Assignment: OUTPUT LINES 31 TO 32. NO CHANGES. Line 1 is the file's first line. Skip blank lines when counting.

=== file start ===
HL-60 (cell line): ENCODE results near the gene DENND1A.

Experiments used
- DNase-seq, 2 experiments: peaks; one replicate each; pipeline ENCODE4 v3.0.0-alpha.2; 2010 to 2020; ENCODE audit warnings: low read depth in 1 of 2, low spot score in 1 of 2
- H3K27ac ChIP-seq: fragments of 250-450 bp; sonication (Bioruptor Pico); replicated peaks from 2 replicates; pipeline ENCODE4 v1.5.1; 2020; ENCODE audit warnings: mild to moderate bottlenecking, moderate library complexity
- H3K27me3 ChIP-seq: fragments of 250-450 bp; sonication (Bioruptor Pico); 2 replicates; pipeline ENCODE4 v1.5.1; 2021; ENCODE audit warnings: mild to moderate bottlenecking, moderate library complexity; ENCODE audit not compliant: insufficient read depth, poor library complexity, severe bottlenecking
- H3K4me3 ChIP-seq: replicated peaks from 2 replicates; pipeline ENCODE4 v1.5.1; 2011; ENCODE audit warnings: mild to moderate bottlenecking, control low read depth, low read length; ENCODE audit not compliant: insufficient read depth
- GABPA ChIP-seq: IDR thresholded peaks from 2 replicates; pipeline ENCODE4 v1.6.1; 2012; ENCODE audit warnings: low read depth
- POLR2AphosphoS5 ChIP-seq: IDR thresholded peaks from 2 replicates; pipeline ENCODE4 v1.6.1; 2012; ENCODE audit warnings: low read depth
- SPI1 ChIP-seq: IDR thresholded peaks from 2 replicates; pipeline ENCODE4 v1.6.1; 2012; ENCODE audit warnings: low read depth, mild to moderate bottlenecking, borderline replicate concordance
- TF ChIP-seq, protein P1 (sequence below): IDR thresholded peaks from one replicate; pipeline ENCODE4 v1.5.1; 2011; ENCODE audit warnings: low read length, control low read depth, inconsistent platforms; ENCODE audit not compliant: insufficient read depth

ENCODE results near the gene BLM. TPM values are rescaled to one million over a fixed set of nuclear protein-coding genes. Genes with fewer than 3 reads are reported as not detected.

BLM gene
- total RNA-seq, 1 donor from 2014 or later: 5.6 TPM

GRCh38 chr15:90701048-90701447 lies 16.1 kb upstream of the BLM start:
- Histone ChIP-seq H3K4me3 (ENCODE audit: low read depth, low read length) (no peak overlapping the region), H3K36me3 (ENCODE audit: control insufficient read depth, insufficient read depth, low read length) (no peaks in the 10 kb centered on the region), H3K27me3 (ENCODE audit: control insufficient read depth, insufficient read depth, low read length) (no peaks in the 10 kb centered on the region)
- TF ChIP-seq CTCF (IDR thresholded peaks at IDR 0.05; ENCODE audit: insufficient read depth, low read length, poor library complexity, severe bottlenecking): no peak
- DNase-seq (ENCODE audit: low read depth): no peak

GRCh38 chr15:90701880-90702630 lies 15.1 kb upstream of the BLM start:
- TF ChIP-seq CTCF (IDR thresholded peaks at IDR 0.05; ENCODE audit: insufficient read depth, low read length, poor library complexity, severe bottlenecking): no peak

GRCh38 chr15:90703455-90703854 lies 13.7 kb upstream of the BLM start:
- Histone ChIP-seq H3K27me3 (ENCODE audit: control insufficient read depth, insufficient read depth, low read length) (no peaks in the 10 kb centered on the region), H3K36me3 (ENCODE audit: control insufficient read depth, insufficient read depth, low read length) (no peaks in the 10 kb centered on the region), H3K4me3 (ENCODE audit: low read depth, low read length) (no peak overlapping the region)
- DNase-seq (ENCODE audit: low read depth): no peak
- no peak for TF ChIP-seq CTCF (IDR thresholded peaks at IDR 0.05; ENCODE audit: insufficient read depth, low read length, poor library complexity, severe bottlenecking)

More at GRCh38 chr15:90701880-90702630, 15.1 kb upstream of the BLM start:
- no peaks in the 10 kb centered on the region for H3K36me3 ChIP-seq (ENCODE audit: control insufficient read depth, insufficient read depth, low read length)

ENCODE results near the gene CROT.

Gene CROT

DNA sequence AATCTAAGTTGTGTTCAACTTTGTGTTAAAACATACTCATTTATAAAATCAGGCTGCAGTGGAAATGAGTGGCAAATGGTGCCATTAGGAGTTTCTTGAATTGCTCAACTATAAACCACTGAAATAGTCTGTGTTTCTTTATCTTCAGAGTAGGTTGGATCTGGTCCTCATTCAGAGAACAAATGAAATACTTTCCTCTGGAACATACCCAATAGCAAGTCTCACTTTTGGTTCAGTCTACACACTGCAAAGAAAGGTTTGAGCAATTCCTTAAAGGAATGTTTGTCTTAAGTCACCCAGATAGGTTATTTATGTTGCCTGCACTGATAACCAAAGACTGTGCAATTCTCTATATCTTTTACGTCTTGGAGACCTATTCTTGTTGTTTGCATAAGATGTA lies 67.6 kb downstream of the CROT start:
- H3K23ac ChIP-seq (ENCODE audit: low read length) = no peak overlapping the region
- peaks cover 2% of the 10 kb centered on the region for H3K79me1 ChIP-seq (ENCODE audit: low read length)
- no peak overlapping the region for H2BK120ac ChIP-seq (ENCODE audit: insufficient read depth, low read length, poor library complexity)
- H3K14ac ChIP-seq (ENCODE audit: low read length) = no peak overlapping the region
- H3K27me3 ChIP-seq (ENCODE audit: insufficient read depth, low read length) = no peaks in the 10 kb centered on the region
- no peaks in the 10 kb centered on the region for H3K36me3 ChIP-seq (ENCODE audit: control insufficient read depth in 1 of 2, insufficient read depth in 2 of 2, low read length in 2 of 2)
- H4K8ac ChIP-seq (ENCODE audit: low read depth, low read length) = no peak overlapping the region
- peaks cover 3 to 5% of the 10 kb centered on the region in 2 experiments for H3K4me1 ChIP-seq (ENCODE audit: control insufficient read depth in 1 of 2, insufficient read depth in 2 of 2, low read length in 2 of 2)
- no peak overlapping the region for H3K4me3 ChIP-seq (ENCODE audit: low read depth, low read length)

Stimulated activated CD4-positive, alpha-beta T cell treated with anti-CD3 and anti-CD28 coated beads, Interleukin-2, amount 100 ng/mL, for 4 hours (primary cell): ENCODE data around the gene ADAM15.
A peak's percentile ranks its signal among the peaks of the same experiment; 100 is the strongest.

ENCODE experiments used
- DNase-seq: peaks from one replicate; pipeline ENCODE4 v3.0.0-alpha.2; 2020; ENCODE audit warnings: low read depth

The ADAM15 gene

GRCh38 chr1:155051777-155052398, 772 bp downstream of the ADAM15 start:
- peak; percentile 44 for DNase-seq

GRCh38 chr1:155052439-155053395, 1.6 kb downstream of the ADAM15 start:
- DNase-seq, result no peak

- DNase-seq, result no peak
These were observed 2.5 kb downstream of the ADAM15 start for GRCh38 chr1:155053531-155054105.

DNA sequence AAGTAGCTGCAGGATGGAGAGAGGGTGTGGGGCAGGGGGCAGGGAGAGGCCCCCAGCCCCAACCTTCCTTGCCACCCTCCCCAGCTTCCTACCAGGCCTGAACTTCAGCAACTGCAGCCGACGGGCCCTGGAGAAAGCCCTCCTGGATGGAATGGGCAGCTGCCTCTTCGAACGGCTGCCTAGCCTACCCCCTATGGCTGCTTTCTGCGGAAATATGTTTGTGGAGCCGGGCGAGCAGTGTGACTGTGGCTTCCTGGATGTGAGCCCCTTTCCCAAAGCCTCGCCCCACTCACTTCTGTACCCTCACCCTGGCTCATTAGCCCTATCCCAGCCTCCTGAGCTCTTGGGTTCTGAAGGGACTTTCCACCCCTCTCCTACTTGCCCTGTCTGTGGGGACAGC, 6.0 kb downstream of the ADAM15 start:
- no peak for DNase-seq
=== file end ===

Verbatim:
- no peak overlapping the region for H2BK120ac ChIP-seq (ENCODE audit: insufficient read depth, low read length, poor library complexity)
- H3K14ac ChIP-seq (ENCODE audit: low read length) = no peak overlapping the region